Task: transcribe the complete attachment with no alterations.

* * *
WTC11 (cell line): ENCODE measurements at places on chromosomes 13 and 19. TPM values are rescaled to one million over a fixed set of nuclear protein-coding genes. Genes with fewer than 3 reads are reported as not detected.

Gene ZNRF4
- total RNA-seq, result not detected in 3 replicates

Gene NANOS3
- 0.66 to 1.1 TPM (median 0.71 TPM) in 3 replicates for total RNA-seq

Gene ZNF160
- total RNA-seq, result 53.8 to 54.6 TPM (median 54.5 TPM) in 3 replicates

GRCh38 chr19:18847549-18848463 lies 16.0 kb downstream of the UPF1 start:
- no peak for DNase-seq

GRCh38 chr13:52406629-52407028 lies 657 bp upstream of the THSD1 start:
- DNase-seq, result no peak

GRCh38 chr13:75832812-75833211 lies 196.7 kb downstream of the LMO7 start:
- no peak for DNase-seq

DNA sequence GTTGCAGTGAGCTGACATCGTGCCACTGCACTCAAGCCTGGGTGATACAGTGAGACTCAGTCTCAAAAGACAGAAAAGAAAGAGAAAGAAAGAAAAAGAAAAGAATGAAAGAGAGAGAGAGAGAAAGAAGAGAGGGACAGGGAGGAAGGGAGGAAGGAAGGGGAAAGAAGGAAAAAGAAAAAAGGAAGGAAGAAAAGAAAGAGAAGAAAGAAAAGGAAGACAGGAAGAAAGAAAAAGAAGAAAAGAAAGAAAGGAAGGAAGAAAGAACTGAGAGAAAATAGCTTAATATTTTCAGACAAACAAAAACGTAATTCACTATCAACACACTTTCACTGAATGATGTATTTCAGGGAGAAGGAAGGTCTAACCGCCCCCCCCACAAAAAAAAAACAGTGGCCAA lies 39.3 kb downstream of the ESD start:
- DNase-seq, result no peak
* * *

WTC11 (cell line): ENCODE measurements at places on chromosomes 13 and 19. TPM values are rescaled to one million over a fixed set of nuclear protein-coding genes. Genes with fewer than 3 reads are reported as not detected.

Gene ZNRF4
- total RNA-seq, result not detected in 3 replicates

Gene NANOS3
- 0.66 to 1.1 TPM (median 0.71 TPM) in 3 replicates for total RNA-seq

Gene ZNF160
- total RNA-seq, result 53.8 to 54.6 TPM (median 54.5 TPM) in 3 replicates

GRCh38 chr19:18847549-18848463 lies 16.0 kb downstream of the UPF1 start:
- no peak for DNase-seq

GRCh38 chr13:52406629-52407028 lies 657 bp upstream of the THSD1 start:
- DNase-seq, result no peak

GRCh38 chr13:75832812-75833211 lies 196.7 kb downstream of the LMO7 start:
- no peak for DNase-seq

DNA sequence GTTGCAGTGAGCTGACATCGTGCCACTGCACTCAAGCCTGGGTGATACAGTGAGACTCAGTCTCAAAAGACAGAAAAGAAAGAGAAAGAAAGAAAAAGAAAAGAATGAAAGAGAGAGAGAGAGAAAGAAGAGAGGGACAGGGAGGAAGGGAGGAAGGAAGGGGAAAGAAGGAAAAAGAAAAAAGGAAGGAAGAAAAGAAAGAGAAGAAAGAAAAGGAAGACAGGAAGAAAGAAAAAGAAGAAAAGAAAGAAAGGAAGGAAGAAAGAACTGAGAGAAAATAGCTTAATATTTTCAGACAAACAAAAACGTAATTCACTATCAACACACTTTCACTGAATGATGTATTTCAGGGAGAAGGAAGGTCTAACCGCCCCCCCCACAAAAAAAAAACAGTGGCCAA lies 39.3 kb downstream of the ESD start:
- DNase-seq, result no peak